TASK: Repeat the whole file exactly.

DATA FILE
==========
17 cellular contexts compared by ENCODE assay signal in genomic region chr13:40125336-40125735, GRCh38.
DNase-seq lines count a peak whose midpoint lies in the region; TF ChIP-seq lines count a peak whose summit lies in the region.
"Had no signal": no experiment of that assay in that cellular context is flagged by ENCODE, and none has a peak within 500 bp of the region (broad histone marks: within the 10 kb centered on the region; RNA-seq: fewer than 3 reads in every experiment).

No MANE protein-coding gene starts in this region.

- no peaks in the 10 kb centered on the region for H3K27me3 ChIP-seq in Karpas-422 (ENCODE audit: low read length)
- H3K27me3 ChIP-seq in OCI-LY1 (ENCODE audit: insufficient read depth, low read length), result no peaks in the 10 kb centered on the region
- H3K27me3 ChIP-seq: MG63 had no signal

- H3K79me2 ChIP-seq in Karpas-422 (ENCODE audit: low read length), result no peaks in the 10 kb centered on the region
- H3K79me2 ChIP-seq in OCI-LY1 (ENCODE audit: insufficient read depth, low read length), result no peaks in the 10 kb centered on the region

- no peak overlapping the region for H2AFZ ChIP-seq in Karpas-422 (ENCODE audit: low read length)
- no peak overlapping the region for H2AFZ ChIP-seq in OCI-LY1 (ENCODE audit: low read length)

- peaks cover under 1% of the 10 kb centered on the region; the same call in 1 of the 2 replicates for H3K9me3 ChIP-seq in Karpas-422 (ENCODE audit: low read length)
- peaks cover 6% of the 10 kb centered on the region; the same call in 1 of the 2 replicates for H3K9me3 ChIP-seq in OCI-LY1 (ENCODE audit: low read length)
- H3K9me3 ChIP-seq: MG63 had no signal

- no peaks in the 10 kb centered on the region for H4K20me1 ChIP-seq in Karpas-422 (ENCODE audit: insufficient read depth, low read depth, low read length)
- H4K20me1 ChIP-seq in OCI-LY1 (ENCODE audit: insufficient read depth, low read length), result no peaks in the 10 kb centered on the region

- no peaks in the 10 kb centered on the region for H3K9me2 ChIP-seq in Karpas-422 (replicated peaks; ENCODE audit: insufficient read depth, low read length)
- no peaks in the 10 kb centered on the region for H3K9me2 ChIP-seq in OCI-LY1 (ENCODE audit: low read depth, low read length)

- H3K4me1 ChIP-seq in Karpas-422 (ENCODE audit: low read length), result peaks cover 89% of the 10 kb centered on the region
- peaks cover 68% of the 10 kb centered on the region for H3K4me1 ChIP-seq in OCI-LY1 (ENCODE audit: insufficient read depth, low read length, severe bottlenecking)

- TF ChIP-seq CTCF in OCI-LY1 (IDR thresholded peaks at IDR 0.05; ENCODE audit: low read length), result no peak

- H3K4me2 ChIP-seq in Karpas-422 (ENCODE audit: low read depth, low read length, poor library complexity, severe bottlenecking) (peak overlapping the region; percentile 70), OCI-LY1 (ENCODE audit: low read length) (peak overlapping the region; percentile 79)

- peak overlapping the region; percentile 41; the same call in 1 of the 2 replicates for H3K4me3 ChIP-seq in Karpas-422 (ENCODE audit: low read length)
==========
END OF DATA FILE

17 cellular contexts compared by ENCODE assay signal in genomic region chr13:40125336-40125735, GRCh38.
DNase-seq lines count a peak whose midpoint lies in the region; TF ChIP-seq lines count a peak whose summit lies in the region.
"Had no signal": no experiment of that assay in that cellular context is flagged by ENCODE, and none has a peak within 500 bp of the region (broad histone marks: within the 10 kb centered on the region; RNA-seq: fewer than 3 reads in every experiment).

No MANE protein-coding gene starts in this region.

- no peaks in the 10 kb centered on the region for H3K27me3 ChIP-seq in Karpas-422 (ENCODE audit: low read length)
- H3K27me3 ChIP-seq in OCI-LY1 (ENCODE audit: insufficient read depth, low read length), result no peaks in the 10 kb centered on the region
- H3K27me3 ChIP-seq: MG63 had no signal

- H3K79me2 ChIP-seq in Karpas-422 (ENCODE audit: low read length), result no peaks in the 10 kb centered on the region
- H3K79me2 ChIP-seq in OCI-LY1 (ENCODE audit: insufficient read depth, low read length), result no peaks in the 10 kb centered on the region

- no peak overlapping the region for H2AFZ ChIP-seq in Karpas-422 (ENCODE audit: low read length)
- no peak overlapping the region for H2AFZ ChIP-seq in OCI-LY1 (ENCODE audit: low read length)

- peaks cover under 1% of the 10 kb centered on the region; the same call in 1 of the 2 replicates for H3K9me3 ChIP-seq in Karpas-422 (ENCODE audit: low read length)
- peaks cover 6% of the 10 kb centered on the region; the same call in 1 of the 2 replicates for H3K9me3 ChIP-seq in OCI-LY1 (ENCODE audit: low read length)
- H3K9me3 ChIP-seq: MG63 had no signal

- no peaks in the 10 kb centered on the region for H4K20me1 ChIP-seq in Karpas-422 (ENCODE audit: insufficient read depth, low read depth, low read length)
- H4K20me1 ChIP-seq in OCI-LY1 (ENCODE audit: insufficient read depth, low read length), result no peaks in the 10 kb centered on the region

- no peaks in the 10 kb centered on the region for H3K9me2 ChIP-seq in Karpas-422 (replicated peaks; ENCODE audit: insufficient read depth, low read length)
- no peaks in the 10 kb centered on the region for H3K9me2 ChIP-seq in OCI-LY1 (ENCODE audit: low read depth, low read length)

- H3K4me1 ChIP-seq in Karpas-422 (ENCODE audit: low read length), result peaks cover 89% of the 10 kb centered on the region
- peaks cover 68% of the 10 kb centered on the region for H3K4me1 ChIP-seq in OCI-LY1 (ENCODE audit: insufficient read depth, low read length, severe bottlenecking)

- TF ChIP-seq CTCF in OCI-LY1 (IDR thresholded peaks at IDR 0.05; ENCODE audit: low read length), result no peak

- H3K4me2 ChIP-seq in Karpas-422 (ENCODE audit: low read depth, low read length, poor library complexity, severe bottlenecking) (peak overlapping the region; percentile 70), OCI-LY1 (ENCODE audit: low read length) (peak overlapping the region; percentile 79)

- peak overlapping the region; percentile 41; the same call in 1 of the 2 replicates for H3K4me3 ChIP-seq in Karpas-422 (ENCODE audit: low read length)